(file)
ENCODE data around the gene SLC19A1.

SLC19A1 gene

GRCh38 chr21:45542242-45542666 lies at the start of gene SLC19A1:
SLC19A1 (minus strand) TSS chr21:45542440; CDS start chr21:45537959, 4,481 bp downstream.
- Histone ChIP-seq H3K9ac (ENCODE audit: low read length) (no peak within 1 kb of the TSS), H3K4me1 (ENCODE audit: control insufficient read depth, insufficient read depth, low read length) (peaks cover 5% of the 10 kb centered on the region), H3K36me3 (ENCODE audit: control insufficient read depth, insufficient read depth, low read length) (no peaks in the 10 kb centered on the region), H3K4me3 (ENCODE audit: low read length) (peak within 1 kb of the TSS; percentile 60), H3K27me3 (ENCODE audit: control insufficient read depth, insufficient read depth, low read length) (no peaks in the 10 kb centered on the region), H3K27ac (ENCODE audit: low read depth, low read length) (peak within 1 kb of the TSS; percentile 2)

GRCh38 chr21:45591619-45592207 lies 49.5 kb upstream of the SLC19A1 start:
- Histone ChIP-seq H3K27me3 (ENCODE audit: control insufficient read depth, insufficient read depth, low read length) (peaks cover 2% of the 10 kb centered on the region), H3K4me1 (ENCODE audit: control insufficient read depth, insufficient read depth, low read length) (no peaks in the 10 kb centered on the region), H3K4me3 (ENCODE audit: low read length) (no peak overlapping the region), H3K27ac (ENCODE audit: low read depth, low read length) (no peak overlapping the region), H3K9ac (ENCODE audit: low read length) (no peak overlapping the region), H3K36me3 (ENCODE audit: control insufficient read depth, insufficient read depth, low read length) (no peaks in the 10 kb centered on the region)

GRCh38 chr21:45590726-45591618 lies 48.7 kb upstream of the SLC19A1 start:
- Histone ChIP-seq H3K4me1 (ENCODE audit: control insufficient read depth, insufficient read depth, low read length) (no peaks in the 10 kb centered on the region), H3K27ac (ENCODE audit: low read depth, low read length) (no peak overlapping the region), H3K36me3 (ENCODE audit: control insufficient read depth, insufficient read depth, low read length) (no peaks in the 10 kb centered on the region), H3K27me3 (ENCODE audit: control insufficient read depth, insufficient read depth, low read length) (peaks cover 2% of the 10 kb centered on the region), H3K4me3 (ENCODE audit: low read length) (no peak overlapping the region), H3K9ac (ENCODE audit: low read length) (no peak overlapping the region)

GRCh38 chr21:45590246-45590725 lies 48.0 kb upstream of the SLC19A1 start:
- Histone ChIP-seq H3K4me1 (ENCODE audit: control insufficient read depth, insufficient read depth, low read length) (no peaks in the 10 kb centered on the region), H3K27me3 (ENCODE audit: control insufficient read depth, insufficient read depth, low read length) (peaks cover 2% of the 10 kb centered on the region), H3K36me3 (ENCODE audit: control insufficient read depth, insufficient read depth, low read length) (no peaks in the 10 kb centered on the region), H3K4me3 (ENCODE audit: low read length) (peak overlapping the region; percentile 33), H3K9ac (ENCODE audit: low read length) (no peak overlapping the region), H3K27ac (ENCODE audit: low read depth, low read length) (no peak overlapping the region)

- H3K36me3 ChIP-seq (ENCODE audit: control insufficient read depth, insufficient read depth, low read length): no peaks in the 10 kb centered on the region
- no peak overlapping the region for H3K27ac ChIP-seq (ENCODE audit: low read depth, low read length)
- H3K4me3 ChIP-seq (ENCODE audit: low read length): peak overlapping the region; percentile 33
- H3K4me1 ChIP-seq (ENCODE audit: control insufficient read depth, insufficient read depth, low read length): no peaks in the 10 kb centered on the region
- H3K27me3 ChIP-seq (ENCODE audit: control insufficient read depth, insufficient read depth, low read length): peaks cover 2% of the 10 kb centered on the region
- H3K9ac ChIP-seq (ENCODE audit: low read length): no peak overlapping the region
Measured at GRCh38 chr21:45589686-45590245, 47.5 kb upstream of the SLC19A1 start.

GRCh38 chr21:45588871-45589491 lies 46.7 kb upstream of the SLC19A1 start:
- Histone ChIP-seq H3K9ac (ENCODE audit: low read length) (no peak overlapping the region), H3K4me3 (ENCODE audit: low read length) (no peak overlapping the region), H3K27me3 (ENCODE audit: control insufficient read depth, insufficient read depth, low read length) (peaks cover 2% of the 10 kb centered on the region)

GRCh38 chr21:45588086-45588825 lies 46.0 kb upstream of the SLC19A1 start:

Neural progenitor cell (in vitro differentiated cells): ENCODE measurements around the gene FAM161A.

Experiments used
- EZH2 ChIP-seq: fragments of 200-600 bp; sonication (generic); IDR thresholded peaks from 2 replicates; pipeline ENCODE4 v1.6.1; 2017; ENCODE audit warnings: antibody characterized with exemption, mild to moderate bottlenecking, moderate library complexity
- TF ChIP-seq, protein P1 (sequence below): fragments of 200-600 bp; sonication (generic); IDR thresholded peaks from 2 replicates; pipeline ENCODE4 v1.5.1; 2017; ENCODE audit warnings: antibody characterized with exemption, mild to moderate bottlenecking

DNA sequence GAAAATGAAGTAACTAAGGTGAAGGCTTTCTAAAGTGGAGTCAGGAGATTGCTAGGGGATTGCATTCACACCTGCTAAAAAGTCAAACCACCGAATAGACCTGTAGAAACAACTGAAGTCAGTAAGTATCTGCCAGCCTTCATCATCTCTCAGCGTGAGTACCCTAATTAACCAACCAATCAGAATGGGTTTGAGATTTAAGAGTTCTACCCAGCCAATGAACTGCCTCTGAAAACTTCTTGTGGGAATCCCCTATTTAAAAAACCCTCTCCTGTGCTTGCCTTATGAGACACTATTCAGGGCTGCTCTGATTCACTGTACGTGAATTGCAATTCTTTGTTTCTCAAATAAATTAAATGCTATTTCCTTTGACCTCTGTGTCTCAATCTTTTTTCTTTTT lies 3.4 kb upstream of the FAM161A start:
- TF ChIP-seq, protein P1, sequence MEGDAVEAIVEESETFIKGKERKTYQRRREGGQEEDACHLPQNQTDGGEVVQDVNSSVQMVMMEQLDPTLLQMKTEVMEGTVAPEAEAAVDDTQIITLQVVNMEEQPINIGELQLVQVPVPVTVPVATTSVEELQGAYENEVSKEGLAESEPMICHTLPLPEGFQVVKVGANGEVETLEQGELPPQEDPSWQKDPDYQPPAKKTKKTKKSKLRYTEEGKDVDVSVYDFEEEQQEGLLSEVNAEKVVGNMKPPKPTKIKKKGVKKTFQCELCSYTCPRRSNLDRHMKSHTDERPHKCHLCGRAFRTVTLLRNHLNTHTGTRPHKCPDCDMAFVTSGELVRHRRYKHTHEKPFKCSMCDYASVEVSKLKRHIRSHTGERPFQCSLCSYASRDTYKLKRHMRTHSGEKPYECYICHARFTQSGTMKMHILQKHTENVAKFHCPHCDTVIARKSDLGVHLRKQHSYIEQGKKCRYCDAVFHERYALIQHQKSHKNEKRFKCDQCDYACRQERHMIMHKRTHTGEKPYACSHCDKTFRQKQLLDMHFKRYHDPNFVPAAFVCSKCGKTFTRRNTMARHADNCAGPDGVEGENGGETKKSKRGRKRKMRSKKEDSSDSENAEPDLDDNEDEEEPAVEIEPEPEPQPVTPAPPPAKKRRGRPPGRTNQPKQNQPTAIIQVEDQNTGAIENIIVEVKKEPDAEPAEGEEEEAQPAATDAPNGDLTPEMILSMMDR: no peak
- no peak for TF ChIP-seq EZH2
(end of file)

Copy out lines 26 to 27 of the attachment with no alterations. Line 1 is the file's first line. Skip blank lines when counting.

DNA sequence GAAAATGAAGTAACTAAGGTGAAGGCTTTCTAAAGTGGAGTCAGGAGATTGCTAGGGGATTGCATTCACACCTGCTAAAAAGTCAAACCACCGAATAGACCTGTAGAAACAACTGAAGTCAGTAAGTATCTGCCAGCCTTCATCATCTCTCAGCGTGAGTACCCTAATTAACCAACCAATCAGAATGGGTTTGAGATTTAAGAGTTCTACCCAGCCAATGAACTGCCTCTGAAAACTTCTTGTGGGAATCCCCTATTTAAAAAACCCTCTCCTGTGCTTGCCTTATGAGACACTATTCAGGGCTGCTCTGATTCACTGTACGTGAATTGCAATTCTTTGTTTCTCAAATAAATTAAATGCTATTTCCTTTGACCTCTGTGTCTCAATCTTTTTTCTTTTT lies 3.4 kb upstream of the FAM161A start:
- TF ChIP-seq, protein P1, sequence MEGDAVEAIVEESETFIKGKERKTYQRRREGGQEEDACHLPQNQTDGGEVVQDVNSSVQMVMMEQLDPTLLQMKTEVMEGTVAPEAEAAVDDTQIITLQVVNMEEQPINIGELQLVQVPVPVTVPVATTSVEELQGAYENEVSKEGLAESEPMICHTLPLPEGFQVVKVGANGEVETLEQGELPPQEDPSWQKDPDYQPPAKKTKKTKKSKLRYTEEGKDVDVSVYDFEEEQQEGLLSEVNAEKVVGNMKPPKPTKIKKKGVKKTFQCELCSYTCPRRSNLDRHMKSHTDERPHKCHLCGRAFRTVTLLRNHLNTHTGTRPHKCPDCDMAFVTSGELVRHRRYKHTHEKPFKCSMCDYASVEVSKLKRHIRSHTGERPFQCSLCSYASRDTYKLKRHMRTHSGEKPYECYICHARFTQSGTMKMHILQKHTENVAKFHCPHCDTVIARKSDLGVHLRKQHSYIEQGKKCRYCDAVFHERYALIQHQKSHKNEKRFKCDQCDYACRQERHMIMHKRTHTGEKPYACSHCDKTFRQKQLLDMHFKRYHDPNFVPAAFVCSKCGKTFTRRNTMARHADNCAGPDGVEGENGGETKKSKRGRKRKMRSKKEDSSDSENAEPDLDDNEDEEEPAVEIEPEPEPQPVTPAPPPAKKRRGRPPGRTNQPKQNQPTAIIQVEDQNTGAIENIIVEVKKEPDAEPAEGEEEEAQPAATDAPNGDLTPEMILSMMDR: no peak